When Bench Pressing do you fail off the chest or just below lockout?
If you answered just below lockout, keep reading because this post is specifically meant for you. If you answered off the chest, keep reading because this post will keep your Bench Press from stalling in the future.
Of the three prime movers in the Bench Press (pec major, anterior deltoid, & triceps), the triceps are likely the most under appreciated muscle group. Despite showing significantly high EMG activity and greatly contributing to overall Bench Press performance, most trainees neglect to train their triceps effectively.
Enough is enough. It’s time to start giving the triceps the attention they deserve.
Over the next few weeks I’m going to provide video tutorials outlining several of my favorite exercises for tricep development. Keep in mind, when building the triceps for Bench Press performance the most important part is the area surrounding the elbow! Sure, the lateral head (i.e. the part that looks like a horseshoe) might look cooler/more aesthetically pleasing, but it has little to no impact on the Bench Press. As such, when training the triceps for a bigger Bench it’s necessary to focus on the medial head and area surrounding the elbow.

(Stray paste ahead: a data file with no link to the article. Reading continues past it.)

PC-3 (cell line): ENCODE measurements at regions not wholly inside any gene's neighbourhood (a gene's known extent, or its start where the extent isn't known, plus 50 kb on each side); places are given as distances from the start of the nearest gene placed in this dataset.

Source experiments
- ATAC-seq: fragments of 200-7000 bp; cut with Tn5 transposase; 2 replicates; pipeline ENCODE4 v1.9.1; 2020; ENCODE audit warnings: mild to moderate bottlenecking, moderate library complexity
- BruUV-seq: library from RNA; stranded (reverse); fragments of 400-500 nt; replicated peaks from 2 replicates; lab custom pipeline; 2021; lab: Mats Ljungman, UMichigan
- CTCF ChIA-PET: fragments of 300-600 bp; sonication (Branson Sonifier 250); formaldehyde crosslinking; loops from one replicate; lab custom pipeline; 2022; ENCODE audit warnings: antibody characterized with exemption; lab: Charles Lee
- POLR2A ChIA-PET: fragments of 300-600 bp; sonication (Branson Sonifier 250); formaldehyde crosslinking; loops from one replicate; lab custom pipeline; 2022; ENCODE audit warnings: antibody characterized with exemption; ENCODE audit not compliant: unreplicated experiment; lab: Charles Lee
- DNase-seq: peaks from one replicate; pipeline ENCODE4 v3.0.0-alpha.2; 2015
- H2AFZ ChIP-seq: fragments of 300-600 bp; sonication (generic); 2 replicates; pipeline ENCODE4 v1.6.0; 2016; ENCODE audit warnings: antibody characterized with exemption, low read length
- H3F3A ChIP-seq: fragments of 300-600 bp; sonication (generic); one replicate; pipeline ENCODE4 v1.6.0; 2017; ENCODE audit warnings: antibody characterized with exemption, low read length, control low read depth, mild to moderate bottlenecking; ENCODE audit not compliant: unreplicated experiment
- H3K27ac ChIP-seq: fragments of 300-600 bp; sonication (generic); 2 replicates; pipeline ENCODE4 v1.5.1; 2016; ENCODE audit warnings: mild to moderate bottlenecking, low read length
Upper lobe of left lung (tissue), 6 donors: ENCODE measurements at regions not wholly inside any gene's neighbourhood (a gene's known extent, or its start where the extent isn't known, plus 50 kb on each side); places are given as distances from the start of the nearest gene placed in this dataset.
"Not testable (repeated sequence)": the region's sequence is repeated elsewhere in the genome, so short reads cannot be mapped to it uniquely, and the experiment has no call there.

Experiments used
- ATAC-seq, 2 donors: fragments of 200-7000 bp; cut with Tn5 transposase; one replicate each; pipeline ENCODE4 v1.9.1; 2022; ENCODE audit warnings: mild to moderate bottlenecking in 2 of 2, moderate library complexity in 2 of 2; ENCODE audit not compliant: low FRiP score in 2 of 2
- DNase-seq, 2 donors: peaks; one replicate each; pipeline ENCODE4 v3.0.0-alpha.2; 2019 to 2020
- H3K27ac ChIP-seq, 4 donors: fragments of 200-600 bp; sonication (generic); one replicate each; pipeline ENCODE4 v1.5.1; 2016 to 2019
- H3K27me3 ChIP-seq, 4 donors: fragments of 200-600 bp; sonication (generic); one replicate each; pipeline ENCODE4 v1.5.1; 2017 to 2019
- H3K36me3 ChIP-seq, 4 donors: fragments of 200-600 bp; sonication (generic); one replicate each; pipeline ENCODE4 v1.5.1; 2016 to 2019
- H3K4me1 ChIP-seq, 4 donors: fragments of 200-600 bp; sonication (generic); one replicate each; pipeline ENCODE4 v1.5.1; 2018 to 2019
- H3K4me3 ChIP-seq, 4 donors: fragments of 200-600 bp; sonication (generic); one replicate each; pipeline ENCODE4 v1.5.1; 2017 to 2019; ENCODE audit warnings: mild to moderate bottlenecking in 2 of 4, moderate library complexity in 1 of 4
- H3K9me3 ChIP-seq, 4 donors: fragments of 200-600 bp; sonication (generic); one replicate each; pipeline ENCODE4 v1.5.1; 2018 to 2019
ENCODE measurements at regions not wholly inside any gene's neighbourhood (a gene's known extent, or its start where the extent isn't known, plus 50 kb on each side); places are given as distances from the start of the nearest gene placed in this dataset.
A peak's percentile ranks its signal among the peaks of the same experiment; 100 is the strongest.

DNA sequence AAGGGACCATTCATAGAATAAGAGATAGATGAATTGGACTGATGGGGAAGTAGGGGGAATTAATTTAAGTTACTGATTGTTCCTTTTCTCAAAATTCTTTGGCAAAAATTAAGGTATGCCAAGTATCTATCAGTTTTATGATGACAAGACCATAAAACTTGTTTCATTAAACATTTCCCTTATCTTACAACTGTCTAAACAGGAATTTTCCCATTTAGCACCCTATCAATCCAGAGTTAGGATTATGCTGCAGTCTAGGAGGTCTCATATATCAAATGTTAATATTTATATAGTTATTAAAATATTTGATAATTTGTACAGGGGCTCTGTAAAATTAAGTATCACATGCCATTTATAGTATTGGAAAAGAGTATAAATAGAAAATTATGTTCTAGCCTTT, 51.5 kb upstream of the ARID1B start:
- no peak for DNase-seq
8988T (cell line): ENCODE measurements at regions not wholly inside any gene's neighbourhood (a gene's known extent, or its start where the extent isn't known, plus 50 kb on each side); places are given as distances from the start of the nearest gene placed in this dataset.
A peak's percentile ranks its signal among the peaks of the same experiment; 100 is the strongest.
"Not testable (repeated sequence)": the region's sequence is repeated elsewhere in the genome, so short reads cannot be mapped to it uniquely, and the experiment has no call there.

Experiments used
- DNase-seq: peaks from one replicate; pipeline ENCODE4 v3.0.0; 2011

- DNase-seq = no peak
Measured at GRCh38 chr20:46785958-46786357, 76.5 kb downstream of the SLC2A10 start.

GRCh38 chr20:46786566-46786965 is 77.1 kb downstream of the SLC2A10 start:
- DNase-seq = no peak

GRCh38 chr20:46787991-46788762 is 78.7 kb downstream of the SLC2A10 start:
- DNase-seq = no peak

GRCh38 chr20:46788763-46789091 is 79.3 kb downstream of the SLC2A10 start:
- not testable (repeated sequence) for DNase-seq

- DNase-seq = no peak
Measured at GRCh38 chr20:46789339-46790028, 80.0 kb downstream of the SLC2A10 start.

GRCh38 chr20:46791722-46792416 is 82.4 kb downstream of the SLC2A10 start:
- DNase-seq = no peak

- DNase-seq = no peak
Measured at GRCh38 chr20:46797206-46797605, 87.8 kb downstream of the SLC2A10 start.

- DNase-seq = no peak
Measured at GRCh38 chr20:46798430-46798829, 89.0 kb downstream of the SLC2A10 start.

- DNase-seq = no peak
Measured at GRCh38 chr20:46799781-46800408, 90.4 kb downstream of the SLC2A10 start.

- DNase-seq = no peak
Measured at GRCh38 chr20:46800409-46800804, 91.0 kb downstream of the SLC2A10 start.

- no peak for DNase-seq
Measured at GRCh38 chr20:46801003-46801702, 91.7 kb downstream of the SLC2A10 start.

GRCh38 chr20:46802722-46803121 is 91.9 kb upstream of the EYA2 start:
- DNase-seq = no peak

In this Exercise Video of the Week I outline The Rolling Dumbbell Tricep Extension. I picked this move up during my time training at Westside Barbell and like it for numerous reasons, including:
- It absolutely destroys the area surrounding my elbows.
- It provides a decent stretch for the lats which is great considering many lifters are extremely tight in that region.
- You don’t need to use a lot of weight for it to be effective.
- You don’t need special equipment.
- There are numerous ways to vary/modify it.
In regard to programming, I tend to keep the weight low and repetitions high. So, for example, after my main Bench work I’ll perform anywhere between 2-4 sets of 12-20 repetitions.
The Rolling Dumbbell Tricep Extension
I hope you enjoy the video and, as always, if you have any questions, comments, or suggestions leave them below.
Never Minimal. Never Maximal. Always Optimal.